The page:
Coni Flores

Creative Patapatai

Coni Flores loves Whakarewarewa Forest and believes happiness is a state of mind. Discover more about this dynamic local photographer below…

Your occupation, job title, artistic discipline (or very brief description of what you do)

I am a photographer. My passion is landscape photography, and I also do commercial photography and I run photography workshops in the Bay of Plenty, which has become my main focus over the last few months.

What cities/towns have you lived in (or spent more than a few months in) beginning with the place of your birth? 

I was born in Santiago, Chile. I left home at the age of 23, and lived in the Gold Coast in Australia for one year, and then Melbourne for 3 years, and Christchurch for one and a half years. We also spent 3 months hiking in Nepal in 2018 carrying out a photography project that I developed called Paper and Ink. Everywhere we went, we took photo portraits of people and their families and printed them out for them.

What’s your favourite Bay of Plenty landscape, park, building, location, suburb, or side street? Why?

I love the Whakarewarewa Forest (Redwood Forest) in Rotorua. I think it is a magical place where you can find peace and rest your mind.

What’s an average day in your life at present?   

My life is very dynamic, which I love. Some days I just work from home, mainly building my business (which takes lots of time). But I go out often, sometimes to take photographs, some other times to do private photography lessons or practical sessions outside. Then, on most of the weekends I deliver workshops. I have met amazing people there.

What music was present and still memorable from your youth/adolescence? 

Well, I think that good music is timeless. My dad loves music, so we grew up listening to Pink Floyd, Kiss, AC/DC, Guns and Roses, Bon Jovi and many other artists and bands you still hear on the radio everyday.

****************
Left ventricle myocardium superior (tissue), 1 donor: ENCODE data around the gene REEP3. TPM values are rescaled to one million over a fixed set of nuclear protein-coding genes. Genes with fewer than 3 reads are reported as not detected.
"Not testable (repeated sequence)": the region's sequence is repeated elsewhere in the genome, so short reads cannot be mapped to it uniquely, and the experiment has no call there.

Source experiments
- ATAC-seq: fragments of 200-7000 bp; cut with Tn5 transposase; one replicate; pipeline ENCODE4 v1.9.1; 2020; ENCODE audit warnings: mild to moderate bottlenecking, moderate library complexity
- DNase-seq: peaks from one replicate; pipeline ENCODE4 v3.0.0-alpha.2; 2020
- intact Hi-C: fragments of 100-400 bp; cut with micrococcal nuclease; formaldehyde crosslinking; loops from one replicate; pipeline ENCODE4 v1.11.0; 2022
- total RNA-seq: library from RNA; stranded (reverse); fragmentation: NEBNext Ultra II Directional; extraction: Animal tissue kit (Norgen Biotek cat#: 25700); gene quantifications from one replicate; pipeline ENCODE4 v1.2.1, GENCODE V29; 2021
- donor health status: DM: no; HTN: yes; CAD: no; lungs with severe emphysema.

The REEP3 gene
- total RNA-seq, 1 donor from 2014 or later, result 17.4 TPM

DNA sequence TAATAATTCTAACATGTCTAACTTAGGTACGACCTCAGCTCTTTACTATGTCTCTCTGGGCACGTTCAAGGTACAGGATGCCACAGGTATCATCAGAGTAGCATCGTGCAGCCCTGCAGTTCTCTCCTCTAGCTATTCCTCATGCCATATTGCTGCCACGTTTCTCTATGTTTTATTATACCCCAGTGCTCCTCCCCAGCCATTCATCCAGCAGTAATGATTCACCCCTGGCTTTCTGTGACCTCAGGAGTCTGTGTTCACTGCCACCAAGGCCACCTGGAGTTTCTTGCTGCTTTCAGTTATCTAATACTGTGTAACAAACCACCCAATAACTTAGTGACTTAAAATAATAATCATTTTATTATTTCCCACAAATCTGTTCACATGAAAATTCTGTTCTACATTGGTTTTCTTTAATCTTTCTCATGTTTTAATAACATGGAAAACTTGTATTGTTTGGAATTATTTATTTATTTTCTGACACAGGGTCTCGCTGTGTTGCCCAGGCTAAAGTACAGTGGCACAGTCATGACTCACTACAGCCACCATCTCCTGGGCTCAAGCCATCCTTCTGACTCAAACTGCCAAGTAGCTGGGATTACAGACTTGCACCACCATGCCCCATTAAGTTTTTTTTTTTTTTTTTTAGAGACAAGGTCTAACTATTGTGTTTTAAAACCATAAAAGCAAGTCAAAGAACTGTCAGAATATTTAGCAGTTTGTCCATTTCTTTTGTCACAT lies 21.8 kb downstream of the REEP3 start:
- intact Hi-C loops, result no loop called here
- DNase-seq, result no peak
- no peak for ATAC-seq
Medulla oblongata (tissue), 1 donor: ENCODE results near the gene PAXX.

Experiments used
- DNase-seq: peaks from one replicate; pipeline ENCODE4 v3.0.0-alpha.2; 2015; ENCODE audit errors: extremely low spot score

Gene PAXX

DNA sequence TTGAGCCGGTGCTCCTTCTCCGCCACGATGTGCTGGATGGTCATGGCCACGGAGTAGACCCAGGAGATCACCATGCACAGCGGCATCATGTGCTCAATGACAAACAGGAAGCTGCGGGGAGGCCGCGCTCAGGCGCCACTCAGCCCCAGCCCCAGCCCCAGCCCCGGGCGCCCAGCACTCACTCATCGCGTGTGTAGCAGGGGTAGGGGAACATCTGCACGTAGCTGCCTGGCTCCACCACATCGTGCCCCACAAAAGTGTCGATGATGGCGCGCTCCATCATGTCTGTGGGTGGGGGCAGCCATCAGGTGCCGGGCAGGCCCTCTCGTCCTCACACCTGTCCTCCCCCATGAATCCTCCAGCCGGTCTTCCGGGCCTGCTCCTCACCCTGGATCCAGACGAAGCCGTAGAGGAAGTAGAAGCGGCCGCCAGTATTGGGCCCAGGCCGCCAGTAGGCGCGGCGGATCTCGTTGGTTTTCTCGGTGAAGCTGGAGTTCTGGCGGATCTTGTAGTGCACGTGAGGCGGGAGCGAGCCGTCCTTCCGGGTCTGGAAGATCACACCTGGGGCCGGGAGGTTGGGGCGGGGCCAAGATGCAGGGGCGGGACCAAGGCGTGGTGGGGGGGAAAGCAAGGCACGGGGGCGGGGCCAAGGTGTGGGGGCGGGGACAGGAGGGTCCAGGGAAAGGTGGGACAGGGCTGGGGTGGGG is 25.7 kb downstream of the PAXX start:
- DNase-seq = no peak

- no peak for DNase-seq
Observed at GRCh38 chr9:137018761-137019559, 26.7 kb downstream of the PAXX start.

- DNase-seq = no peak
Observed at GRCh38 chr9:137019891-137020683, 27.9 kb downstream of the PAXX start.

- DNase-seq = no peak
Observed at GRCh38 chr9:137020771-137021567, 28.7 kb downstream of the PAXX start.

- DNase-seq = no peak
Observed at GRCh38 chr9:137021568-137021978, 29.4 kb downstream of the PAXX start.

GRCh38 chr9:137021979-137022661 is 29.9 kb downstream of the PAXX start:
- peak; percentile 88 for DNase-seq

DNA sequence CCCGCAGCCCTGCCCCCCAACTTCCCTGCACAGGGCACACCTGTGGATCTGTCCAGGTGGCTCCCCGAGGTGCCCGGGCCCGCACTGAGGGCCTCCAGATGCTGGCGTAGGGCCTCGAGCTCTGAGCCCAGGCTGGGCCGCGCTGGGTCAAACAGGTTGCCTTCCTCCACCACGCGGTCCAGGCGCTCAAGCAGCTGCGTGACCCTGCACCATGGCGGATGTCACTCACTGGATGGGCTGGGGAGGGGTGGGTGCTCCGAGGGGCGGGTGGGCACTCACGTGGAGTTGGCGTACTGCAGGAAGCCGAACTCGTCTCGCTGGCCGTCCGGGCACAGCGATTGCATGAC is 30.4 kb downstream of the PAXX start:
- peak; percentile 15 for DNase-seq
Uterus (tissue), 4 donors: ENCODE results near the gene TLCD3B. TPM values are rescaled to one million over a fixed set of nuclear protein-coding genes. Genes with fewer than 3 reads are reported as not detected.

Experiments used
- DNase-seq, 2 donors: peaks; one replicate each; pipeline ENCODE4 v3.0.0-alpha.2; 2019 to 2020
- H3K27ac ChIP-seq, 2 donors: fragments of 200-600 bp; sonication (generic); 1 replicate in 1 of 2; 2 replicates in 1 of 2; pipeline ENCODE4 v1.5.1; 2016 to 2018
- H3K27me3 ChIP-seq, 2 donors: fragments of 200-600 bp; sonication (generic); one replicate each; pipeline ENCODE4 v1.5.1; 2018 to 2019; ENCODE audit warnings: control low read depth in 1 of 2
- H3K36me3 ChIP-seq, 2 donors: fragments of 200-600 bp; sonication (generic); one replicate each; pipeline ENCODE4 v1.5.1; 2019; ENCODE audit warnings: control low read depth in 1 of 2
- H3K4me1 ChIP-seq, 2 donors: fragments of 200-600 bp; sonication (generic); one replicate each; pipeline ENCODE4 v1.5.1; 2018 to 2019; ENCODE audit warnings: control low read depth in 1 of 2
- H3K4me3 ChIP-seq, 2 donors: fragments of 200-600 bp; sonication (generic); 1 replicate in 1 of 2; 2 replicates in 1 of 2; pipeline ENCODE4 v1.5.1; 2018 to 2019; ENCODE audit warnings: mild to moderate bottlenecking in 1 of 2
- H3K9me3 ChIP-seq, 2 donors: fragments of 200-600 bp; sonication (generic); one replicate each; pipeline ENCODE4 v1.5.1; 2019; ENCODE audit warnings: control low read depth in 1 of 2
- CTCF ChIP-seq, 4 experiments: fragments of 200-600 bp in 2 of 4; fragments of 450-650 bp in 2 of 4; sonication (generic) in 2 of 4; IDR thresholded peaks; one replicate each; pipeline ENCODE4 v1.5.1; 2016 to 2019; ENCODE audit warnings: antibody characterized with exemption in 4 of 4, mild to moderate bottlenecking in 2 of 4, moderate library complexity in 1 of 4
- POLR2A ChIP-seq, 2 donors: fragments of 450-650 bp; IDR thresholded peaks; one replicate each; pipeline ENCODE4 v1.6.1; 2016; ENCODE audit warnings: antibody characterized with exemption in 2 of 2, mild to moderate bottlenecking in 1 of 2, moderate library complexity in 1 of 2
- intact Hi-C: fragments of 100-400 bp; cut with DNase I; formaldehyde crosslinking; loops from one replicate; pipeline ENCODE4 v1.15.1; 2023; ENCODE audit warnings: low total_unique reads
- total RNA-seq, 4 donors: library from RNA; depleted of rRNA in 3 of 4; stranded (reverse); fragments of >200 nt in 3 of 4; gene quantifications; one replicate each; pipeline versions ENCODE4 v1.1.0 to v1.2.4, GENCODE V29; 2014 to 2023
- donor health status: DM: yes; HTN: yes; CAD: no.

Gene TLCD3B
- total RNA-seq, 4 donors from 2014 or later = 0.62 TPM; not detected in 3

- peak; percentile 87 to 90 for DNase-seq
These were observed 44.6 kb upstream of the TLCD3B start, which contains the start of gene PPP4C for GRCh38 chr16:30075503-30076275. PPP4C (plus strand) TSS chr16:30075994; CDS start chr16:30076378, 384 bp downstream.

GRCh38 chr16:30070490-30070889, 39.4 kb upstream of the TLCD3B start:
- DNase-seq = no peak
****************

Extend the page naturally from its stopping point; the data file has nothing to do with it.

If you went away from the Bay of Plenty for a long time and then came back, what are the first three things you would do or visit?  

The Whakarewarewa Forest in Rotorua, Lake Tarawera in Rotorua and Mt Maunganui.

What are you planning for 2021 that nobody knows about yet?

I wanted to run a Paper and Ink photography project overseas, like the one I did in Nepal, and invite more photographers to come with me. It has to be postponed for a few years now, I think.

Who are your favourite or most admired figures from history?

Siddartha Gautama (ancient history). Nelson Mandela (recent history). Jacinda Ardern (she is making history now).

In one sentence, can you define art? 

Expression of the inner world.

What is missing or lacking from your Bay of Plenty community or environment? 

We need more cultural events and activities that bring people together.

Where would you like to live, but have yet to? 

China! I went there by myself for 6 weeks and I loved the people, the food, and the culture.

What word of advice would you offer an aspiring creative person? 

Creating is good for the heart and the soul. Keep doing it, because when we do things from a place of love the outcome is always good. Putting your energy into things and people we love is the best investment one can do.

What’s the biggest problem about life in New Zealand? How you would solve it? 

I don’t really think we have big problems here. We are really lucky to live in New Zealand and to be able to live a normal life while the rest of the world is in crisis. I believe that every country is facing challenging times, and every national economy is suffering at the moment. There are many inevitable things that will come along with a world pandemic like we are living in, but I do believe that this is the best country to be at the moment—and I am really grateful for being here.

What is your dream of happiness?  

I think happiness is a state of mind. It is not related to things, people or situations. I try to enjoy every single day of my life, to be thankful for being healthy and alive, to treasure the joyful moments, and try to learn lessons from the hard times. That’s life. We have almost no control over what’s going to happen to us, so we cannot condition our wellbeing and happiness to depend on external things. Instead we can work on our inner world by trying to accept things we cannot change and playing our part in things we can change.

More about Coni

Visit Coni’s Creative Directory profile for more info

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